August 16th, 2008
I always have time to think while mowing the lawn. And today while mowing the lawn, I got the notion that it would be great fun to play Colossal Cave and other early text adventure games on a teletype. And, of course, since Linux has teletype support in its genes, if I played my cards right, I could probably get a login prompt to my workstation with the teletype, too.
Now, at this point, I am compelled to take a small diversion and explain just what a teletype is — for those of you, like me, who are too young to remember them. (I will graciously omit comment on those of you too old to remember them!) Teletypes have been around since about the 1930s or so, but the ones I have in mind are the ones that were used to interact with computers in the 1960s and 1970s. Instead of a keyboard and monitor, you’d have a keyboard and printer. Believe it or not, surplus teletypes were the interface of choice for teletypes even in the later years because they were so much cheaper than video terminals.
So anyhow, back to the plot. Teletypes operated at speeds ranging from about 40bps to 110bps, but it seems that the most common protocol was Baudot-coded 50cps 5N2 serial format — that is, 5 data bits, 2 stop bits. Amazingly, the serial UART in modern PCs is still capable of communicating with these devices (though it may take some circuitry to tweak the voltages), and at least one person has made it work with Linux.
So I zip on over to eBay to look for teletypes. What do I find? NOT A ONE! A few manuals, and apparently there is a GPS named the teletype. And some company that has something they think *might* be compatible with a teletype, but they don’t know.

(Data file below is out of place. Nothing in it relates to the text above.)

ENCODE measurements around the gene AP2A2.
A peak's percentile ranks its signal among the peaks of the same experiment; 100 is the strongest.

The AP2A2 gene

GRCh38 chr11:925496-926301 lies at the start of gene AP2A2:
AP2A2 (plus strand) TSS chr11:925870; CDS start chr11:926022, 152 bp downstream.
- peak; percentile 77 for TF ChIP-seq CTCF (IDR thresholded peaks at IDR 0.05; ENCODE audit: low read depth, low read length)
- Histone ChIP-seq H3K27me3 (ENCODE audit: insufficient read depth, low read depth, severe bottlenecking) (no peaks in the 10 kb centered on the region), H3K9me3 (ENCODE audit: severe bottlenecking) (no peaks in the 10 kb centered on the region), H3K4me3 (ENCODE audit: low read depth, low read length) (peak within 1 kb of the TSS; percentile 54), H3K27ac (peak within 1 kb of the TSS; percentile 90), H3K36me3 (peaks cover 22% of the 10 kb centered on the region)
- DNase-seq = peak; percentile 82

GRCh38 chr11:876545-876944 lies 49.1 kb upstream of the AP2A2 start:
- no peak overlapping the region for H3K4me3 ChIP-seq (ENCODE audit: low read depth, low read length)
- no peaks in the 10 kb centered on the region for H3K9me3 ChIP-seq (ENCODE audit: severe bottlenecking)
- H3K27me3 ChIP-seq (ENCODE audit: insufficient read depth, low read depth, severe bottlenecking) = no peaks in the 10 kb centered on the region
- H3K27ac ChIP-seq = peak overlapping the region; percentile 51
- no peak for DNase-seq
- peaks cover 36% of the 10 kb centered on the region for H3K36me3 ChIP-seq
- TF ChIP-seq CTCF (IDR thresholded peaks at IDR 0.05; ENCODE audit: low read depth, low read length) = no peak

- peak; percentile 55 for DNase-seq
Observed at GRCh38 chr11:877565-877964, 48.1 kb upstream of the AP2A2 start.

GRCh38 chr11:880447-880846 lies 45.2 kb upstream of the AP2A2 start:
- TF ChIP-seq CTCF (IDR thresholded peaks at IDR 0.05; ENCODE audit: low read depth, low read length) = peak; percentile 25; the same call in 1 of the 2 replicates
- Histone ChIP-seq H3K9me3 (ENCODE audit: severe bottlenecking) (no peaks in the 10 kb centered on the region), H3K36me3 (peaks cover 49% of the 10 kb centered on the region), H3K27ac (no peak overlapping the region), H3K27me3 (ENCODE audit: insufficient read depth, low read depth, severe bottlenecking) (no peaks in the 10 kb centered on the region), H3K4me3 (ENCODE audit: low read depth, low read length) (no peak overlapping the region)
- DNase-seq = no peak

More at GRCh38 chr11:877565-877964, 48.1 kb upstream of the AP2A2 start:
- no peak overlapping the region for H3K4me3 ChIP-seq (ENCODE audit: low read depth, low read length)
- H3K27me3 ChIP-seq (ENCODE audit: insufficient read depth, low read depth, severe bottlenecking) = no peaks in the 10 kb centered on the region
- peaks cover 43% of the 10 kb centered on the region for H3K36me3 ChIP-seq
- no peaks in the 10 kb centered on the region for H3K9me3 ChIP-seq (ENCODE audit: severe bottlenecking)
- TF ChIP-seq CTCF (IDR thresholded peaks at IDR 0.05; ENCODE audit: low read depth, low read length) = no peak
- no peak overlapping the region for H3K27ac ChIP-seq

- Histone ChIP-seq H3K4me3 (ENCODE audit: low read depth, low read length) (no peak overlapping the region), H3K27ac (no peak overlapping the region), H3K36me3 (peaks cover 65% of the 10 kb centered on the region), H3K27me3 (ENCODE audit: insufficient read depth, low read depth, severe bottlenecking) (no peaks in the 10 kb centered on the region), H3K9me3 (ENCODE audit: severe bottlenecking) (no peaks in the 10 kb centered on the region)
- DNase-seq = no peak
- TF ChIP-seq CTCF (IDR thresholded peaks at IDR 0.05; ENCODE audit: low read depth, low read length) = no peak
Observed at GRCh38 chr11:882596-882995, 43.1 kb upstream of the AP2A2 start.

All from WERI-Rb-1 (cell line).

eBay has sorely let me down. An antique geeky item should be right up their alley, and zilch. They can sell everything from cars to advertisements on some guy’s bald head, but not a teletype? C’mon!
So anyhow, I am afraid I will have to improvise. Perhaps I can find a dot-matrix printer with a serial port (or, I guess, a parallel port would do too) and an unbuffered printing mode. Then the trick would be getting keyboard input. Perhaps I could rig up a pty to do this, input from /dev/console, output to /dev/ttyS0. It would still be old, but not quite the real deal.
So if any of you have a working teletype you’d like to get rid of, do please let me know. I’ll send you a photo of the printout of me getting lost in Colossal Cave.
Oh, and for those keeping track at home, I guess you can add this to the list of old technologies I’m interested in: Gopher, typewriters, teletypes… they’re all alike, right?